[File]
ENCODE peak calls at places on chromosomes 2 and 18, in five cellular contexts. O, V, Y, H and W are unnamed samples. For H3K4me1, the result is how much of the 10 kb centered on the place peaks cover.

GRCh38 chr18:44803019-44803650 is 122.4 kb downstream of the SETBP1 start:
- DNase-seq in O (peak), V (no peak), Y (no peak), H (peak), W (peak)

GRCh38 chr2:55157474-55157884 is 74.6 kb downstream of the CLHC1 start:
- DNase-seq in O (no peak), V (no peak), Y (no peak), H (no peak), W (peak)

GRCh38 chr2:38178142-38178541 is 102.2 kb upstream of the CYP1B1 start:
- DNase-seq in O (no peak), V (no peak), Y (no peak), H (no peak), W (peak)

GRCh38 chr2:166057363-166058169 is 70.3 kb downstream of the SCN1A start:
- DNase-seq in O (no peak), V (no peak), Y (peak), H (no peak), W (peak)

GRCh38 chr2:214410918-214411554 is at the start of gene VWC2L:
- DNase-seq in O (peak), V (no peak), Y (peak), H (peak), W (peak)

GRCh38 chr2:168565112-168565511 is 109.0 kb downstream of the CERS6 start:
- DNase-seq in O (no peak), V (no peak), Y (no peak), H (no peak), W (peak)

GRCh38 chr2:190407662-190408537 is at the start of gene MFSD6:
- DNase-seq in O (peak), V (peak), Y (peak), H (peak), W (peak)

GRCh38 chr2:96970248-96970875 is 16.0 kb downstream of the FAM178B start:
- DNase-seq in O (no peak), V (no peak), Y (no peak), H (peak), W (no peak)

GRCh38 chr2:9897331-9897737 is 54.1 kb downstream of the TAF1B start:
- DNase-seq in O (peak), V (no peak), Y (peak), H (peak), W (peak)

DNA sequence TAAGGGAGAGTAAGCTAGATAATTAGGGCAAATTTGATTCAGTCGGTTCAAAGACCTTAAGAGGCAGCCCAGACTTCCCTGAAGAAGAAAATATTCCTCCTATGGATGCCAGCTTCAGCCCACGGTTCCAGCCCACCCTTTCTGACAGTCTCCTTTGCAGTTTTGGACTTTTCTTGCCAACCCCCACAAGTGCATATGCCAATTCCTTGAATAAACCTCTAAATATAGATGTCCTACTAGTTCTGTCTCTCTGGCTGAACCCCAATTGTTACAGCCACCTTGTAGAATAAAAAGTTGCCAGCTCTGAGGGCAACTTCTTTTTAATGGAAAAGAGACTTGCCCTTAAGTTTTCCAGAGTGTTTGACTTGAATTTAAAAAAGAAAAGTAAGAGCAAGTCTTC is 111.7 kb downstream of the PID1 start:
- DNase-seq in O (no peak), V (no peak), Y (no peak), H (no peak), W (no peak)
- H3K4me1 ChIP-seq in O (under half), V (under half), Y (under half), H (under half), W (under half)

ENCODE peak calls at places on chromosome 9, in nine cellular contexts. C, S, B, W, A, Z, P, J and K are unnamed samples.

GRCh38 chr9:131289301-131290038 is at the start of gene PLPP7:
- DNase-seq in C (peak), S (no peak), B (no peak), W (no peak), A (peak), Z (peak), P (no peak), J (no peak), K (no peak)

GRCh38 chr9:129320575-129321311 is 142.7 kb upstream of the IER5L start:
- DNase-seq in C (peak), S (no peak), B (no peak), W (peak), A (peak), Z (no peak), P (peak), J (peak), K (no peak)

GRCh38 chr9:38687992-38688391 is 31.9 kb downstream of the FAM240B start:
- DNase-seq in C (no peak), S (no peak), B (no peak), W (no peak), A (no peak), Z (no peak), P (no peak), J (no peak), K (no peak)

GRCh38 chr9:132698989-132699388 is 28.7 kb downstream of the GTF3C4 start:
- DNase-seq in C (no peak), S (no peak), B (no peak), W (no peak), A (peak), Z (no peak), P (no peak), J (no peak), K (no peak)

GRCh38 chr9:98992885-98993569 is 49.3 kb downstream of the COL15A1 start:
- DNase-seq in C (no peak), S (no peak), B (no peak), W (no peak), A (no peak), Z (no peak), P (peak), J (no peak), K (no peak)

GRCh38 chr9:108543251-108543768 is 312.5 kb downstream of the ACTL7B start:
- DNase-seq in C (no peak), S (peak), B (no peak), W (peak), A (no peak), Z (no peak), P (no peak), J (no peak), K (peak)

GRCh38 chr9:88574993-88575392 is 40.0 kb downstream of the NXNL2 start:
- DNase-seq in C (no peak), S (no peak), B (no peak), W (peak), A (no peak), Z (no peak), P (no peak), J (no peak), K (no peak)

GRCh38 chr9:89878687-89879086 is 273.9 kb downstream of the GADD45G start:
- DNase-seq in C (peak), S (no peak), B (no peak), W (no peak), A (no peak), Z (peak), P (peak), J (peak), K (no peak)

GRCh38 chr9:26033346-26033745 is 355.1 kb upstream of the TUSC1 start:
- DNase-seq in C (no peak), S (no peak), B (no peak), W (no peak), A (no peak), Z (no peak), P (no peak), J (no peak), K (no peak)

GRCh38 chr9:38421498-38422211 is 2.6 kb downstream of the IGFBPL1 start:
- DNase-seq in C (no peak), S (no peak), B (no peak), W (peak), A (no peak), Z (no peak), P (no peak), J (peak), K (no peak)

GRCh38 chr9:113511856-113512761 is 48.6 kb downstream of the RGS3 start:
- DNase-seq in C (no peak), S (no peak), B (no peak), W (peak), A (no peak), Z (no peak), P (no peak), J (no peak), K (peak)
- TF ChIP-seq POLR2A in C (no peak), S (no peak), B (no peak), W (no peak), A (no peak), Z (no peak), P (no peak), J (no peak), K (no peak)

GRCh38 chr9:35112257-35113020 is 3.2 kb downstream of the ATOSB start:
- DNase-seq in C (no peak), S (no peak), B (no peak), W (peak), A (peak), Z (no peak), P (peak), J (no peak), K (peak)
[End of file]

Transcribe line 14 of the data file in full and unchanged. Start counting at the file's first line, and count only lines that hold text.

GRCh38 chr2:190407662-190408537 is at the start of gene MFSD6: